Faith, God & #metoo 

Disclaimer: this is a recount about sexual assault. 

I was brought up in the church, I was taught to believe in a higher power and that questioning it was not heard of. When I walked away from the church it happened naturally for me, I thought I was making way for something better and leaving behind the expectations of a judgment I wasn’t willing to accept. It was the organization of opinions from community members that pushed me away, not God himself. From feeling competitive in choir for a solo to the “guidance” of adults who had only invested about one hour of their time in my life a week, I felt as though everything I did wouldn’t be good enough for everyone else. I wanted to be me, I wanted to be free; so I silently walked away.

For five years I kept my faith in God. The years of bible school were not far distant memories allowing me to hold onto the faith that was instilled in me from such a young age. Until the day my world was shaken. Just two days before Christmas at the age of twenty-one, I experienced death on a level that no one can prepare for. She wasn’t my child, nor was she particularly close, but in that one phone call, I learned that miracles, no matter how much you pray for them are not answered how you hoped.

I rationalized with myself about the reasonings on why God would let a child die. The crack in my faith from that moment brought on an avalanche of anger in the next few years. I struggled for years to understand why she passed away at such a young age. Combining different religions to give reasons and expectations on why a greater being would allow harm to the innocent. From Baha’i, Catholicism, Islam, Judaism and even my own faith of Lutheranism, I developed a blanket understanding for acceptance. I began to trust that no matter who or what was out there, something greater, there was a reason for leaving behind those of us here on earth and taking someone so young and so innocent. My faith in God was tested and while not perfectly formed back the way it was, I had not lost it.

The moment I lost my faith and trust in God, didn’t involve the death of a mortal being. It was in the back seat of a car, my body being torn apart, my mind becoming numb and my faith being snuffed out as my screams became silenced. I needed someone, anyone, to be with me in that moment. To hold my hand, to remind me that I was still worth something, that I was not a piece of meat that this disgusting animal was making me out to be. But I was alone, God was not there in that moment to remind me of my worth, he was not there in that moment of searing pain or the moment when my soul separated from my body. This was the moment when I became angry, when my pain turned into hate and when faith became a word of disdain. This was the moment when I thought I would completely walk away from everything I had been taught as a child of God.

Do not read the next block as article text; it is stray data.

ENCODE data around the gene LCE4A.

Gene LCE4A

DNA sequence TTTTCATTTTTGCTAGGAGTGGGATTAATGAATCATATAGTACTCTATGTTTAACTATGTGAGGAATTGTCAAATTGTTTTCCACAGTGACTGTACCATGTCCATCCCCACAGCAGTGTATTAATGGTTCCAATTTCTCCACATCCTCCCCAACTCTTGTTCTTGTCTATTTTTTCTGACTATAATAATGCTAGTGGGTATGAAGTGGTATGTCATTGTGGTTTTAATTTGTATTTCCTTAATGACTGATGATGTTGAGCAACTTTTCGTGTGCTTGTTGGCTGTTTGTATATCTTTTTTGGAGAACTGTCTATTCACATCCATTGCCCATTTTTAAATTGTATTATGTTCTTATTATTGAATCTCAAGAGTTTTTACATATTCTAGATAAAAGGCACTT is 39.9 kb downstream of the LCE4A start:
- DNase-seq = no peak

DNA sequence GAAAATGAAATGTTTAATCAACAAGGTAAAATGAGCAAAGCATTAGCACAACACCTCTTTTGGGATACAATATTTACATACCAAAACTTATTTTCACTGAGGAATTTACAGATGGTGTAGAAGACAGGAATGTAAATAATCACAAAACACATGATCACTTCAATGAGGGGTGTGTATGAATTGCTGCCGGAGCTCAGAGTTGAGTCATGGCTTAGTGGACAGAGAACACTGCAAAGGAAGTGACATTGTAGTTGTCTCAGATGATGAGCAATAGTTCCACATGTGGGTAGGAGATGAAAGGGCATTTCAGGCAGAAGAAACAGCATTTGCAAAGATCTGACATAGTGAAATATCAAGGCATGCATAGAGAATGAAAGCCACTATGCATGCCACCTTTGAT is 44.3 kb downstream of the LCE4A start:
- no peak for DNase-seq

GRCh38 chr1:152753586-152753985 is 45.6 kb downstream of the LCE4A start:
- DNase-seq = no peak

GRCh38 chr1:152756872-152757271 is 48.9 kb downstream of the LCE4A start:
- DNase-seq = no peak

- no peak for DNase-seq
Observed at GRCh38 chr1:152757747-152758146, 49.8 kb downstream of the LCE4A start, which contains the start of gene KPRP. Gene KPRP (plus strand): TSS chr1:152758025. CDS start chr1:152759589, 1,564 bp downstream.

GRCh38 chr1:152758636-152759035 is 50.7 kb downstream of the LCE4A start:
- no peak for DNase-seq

I spent the next few years angry and spiteful. I needed him, I needed someone in the darkest moment of my life and there I laid completely empty. Sifting through my life the darkness inside of me grew like a weed, my anger towards God spilled out into my relationships with friends and family, onto those who were innocent in my life suffering the wrath of my deepening pain. What had happened to me was not their fault. What God had allowed was not their fault. Every advance of kindness felt as a trick for someone to break into my fortress wall and the only way for protection was anger and malice. I was not a hateful person, I was angry and I had every right to be angry. I had a piece of myself taken, stolen would be a better word to some. There is no lesson for that moment in the bible, there is no lesson on rape and understanding of self-worth when everything inside of you has become a dark hole.

The moment I let God back into my life was like a tidal wave. It started off slow, one wave at a time, with each session I spent in a therapist’s office I found more strength. As the strength of myself grew, so did my acceptance of the events, but my anger of the abandonment stayed. It wasn’t until a trip to Europe that changed my perspective on where God was that night in the back seat.